[r-t] Ben Constant's Yorkshire Royal

Mark Davies mark at snowtiger.net
Fri Jan 16 23:05:08 UTC 2009

Ander writes,

> But a machine can't tell whether a book is something that people would
> want to read, nor whether a block of changes is something people would
> want to ring.

I'm not sure about the latter! Computers are probably used to come up with
musical analyses of compositions more often than they are asked to generate
the compositions themselves. And, most conductors seem quite content to
assess a composition's merit purely on the number of crus, lb5s, 4-runs, or
whatever other quantitive measure seems popular.

I have to say that I do like the ability of a computer to exhaust a search
space, and to tell you that, for the given parameters, yes this is the
absolute best you can do for this type of music. There is some joy in
squeezing out more lb4 than Hull can, for instance, occasionally!! It's also
nice to be able to run through tens of thousands of candidate compositions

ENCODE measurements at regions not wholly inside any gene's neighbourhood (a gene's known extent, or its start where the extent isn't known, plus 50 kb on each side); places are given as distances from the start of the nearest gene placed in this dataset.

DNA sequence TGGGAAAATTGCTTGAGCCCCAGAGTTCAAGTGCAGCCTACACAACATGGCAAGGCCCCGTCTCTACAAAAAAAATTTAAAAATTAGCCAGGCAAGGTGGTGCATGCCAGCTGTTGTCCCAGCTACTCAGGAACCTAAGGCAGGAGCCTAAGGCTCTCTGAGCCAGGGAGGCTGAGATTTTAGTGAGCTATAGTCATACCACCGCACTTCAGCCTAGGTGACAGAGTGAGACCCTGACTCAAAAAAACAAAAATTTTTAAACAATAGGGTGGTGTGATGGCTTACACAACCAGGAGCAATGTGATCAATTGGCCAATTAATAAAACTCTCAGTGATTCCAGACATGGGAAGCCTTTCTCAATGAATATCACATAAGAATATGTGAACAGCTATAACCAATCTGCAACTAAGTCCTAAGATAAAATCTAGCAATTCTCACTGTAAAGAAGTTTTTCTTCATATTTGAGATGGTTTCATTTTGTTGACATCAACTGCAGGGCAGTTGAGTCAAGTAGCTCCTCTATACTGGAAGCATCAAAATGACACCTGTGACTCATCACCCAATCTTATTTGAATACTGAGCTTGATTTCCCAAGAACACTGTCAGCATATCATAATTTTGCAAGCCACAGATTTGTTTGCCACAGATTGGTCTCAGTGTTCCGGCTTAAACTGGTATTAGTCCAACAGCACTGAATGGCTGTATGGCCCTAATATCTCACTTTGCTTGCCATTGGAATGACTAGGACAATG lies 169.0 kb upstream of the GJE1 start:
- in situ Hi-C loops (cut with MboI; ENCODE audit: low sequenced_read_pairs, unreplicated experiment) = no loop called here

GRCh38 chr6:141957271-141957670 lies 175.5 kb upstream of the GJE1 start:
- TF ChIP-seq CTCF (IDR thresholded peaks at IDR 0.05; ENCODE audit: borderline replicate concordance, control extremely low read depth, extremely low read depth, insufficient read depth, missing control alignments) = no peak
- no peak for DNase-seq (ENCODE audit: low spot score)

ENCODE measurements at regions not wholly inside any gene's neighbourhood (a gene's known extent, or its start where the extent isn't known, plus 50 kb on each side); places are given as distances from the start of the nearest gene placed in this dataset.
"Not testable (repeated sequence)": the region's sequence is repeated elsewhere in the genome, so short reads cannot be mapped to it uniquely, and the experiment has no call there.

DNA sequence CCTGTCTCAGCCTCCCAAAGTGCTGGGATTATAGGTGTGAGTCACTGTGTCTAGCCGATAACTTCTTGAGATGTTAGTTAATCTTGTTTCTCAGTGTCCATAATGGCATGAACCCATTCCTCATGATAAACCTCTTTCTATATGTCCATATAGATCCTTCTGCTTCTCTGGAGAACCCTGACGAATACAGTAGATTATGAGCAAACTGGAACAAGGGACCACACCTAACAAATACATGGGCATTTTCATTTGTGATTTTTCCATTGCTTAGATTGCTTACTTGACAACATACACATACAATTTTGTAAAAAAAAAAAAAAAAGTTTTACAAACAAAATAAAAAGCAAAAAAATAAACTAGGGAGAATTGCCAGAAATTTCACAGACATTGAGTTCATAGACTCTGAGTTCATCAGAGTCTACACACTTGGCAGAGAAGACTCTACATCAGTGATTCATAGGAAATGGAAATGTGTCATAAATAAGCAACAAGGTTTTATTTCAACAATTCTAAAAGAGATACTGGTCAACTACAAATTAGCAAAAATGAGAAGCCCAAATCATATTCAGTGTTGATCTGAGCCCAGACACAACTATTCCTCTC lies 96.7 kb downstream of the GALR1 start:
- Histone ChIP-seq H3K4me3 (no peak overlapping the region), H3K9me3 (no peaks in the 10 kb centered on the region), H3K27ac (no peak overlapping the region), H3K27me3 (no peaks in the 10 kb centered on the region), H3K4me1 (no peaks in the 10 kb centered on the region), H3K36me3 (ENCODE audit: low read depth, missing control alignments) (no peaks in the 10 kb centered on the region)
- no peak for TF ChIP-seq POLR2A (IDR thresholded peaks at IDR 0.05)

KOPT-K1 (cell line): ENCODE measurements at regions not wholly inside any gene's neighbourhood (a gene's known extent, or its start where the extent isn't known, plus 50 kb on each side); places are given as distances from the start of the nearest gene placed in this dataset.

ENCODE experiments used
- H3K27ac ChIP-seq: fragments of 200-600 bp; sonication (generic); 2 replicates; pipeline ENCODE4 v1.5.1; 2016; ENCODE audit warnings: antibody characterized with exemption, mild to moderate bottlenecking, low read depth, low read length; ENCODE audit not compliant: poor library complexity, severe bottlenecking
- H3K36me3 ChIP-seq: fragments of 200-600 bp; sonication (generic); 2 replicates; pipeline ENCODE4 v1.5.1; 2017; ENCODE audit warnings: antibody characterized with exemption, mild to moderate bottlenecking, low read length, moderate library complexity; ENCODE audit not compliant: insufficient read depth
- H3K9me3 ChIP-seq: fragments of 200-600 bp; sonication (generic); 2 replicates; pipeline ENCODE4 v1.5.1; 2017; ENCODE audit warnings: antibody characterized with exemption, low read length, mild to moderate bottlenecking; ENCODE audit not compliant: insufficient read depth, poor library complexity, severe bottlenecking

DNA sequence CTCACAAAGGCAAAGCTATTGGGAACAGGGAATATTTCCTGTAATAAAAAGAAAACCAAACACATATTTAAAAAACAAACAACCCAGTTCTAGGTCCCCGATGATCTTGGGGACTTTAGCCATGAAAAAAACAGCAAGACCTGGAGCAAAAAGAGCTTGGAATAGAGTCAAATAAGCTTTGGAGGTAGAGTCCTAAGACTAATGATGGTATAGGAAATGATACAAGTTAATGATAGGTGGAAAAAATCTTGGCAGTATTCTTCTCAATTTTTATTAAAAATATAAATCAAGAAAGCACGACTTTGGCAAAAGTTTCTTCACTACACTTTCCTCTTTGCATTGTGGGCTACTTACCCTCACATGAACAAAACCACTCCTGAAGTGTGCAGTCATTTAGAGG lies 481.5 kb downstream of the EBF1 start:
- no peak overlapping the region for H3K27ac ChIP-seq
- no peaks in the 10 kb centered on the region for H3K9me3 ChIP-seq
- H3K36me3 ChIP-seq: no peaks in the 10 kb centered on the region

in a few milliseconds of machine time, and have the top-scoring one pop out
for you automatically. The Booker Prize judges can't do that, can they.

But on the other hand this does make composition feel all a bit mechanical,
and we lose the benefit of the creative analytic processes that are applied
to other artforms. In what work I have been able to do in recent years, I
still look for big headline music counts, but now I think other more subtle
factors are just as important. Is the composition simple, and elegant? Is
the music well-distributed? Do things come in the "right order" during the

To me, the ideal composition is one that's kind to the band, that's easy to
ring; and yet rewarding, capable of surprising. It's one that looks good on
paper - neat, tidy, as if it should have been invented a dozen times before,
but never has; as if if it was always out there in the search space, begging
to be discovered. It's one that has some structure, some self-
referentiality; perhaps it is a one-part that is so beautifully arranged
that it is as simple to understand as a multi-part. It's one where the music
develops and evolves, rather than just exists. It's a composition that has 

These things are less easy for a computer to understand. Mind you, I'm not
sure most ringers understand either...


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